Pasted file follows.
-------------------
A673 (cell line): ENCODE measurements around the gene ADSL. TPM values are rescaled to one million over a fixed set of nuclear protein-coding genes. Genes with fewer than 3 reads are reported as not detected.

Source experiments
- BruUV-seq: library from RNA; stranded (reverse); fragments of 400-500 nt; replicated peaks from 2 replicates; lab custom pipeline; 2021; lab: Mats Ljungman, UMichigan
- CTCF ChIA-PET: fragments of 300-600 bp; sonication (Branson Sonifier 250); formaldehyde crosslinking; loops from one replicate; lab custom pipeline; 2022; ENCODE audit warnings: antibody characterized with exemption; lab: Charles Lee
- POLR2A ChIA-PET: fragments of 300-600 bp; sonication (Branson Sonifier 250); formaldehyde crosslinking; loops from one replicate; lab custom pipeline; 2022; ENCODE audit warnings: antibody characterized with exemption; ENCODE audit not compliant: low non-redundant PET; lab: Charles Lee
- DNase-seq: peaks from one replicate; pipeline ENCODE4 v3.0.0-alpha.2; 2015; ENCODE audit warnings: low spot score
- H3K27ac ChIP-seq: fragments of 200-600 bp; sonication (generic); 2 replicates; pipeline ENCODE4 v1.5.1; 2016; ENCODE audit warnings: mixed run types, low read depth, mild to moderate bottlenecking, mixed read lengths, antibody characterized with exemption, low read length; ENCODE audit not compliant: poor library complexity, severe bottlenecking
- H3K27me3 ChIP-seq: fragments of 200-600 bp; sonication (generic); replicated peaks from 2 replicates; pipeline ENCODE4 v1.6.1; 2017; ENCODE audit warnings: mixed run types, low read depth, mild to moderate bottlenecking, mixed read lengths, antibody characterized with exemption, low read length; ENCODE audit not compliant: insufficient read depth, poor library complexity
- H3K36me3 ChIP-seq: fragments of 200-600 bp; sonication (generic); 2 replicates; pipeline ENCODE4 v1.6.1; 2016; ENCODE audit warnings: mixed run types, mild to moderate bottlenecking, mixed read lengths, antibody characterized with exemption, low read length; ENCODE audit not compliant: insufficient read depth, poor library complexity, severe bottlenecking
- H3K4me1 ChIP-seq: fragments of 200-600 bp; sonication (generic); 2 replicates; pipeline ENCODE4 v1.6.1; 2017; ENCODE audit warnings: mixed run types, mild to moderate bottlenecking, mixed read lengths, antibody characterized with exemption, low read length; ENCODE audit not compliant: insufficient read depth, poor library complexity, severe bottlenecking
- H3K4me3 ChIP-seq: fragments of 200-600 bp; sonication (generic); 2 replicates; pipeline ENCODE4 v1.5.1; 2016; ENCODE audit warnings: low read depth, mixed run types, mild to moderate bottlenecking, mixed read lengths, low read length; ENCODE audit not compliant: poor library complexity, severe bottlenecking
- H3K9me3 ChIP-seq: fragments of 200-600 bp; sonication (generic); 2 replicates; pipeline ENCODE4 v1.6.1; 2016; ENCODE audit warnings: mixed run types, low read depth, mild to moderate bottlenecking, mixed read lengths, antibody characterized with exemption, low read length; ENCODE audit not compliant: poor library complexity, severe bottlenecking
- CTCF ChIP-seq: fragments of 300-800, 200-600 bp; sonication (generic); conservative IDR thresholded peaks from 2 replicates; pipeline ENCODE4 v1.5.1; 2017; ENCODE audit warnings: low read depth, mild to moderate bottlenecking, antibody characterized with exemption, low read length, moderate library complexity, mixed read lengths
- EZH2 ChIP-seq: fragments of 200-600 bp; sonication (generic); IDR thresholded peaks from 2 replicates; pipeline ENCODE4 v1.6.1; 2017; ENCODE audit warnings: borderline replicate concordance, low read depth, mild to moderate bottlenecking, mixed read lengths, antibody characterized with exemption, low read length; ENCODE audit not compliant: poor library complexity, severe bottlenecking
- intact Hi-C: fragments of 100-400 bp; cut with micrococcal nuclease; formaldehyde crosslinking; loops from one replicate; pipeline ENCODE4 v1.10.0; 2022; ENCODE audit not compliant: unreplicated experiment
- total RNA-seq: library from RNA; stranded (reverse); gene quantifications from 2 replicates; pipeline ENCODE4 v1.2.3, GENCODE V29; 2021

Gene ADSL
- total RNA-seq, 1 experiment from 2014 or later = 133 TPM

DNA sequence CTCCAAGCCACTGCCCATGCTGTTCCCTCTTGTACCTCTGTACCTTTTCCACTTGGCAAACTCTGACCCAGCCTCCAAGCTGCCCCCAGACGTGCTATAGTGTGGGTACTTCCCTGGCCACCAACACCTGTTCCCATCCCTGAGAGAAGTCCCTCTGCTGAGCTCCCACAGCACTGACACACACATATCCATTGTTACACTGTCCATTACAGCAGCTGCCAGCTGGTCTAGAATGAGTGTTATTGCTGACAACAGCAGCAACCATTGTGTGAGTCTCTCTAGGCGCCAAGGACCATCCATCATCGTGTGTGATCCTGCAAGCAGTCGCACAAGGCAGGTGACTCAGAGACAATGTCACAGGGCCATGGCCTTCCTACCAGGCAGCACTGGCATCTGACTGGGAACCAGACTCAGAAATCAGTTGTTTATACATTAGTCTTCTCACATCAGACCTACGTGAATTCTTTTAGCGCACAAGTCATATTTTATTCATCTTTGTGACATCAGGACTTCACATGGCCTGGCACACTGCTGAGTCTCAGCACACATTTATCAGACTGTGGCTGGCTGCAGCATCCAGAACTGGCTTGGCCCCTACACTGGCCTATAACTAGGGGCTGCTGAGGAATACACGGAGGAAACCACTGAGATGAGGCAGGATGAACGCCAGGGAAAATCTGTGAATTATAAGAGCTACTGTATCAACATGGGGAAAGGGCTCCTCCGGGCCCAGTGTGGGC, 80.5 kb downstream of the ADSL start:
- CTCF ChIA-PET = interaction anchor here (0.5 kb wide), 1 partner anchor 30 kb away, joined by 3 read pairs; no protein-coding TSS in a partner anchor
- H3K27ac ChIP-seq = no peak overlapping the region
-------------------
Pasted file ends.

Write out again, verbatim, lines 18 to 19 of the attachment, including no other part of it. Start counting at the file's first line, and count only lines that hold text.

- total RNA-seq, 1 experiment from 2014 or later = 133 TPM

DNA sequence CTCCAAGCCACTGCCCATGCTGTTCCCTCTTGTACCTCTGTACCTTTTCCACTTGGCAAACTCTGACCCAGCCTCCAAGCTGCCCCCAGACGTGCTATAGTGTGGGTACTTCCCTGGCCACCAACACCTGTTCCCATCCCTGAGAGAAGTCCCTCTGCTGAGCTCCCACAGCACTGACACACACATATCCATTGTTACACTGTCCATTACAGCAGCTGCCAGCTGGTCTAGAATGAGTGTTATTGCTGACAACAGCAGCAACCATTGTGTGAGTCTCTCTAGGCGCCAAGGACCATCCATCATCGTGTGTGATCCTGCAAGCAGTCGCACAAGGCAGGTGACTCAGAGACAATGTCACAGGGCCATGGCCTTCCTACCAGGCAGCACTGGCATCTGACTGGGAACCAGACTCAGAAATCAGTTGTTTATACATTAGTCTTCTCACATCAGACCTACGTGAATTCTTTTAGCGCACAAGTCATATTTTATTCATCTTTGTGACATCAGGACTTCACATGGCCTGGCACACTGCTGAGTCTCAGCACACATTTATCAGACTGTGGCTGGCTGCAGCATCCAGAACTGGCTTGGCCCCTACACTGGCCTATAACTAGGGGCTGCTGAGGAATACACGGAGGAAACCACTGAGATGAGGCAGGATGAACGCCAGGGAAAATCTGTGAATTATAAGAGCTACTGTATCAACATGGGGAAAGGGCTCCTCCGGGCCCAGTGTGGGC, 80.5 kb downstream of the ADSL start: